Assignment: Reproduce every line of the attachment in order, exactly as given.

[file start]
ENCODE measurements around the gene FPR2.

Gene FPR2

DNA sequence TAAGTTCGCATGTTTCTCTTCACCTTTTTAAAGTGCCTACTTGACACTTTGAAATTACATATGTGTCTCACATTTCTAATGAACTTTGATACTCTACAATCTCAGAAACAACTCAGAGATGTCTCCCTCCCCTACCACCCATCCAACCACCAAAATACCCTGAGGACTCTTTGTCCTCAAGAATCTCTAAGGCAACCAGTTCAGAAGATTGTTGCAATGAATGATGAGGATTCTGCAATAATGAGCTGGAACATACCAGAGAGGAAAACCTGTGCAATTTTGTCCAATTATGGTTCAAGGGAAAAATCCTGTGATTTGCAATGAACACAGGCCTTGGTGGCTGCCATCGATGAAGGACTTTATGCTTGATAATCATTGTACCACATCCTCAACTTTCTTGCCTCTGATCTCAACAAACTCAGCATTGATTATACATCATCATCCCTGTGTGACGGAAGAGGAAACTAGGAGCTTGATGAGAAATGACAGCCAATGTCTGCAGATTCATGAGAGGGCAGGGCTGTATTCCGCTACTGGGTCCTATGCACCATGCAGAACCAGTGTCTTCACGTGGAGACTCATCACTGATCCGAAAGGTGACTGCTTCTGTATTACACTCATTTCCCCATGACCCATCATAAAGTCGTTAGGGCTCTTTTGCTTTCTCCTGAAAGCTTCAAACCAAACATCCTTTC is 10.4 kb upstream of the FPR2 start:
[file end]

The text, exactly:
ENCODE measurements around the gene FPR2.

Gene FPR2

DNA sequence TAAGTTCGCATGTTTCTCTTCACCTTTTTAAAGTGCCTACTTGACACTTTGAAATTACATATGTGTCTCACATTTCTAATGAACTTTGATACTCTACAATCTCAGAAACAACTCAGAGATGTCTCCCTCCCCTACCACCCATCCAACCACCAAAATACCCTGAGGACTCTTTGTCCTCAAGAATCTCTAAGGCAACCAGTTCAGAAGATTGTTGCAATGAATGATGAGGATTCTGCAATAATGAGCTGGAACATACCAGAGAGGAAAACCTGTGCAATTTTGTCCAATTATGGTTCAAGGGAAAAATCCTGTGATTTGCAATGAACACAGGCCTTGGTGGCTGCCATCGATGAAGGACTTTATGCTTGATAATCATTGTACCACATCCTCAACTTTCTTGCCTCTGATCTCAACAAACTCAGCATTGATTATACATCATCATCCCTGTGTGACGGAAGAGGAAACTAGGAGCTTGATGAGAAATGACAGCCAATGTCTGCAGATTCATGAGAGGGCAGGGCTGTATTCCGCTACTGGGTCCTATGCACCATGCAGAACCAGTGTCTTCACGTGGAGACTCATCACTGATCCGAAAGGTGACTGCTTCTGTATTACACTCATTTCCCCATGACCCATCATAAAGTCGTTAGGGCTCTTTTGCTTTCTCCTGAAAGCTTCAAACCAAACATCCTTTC is 10.4 kb upstream of the FPR2 start: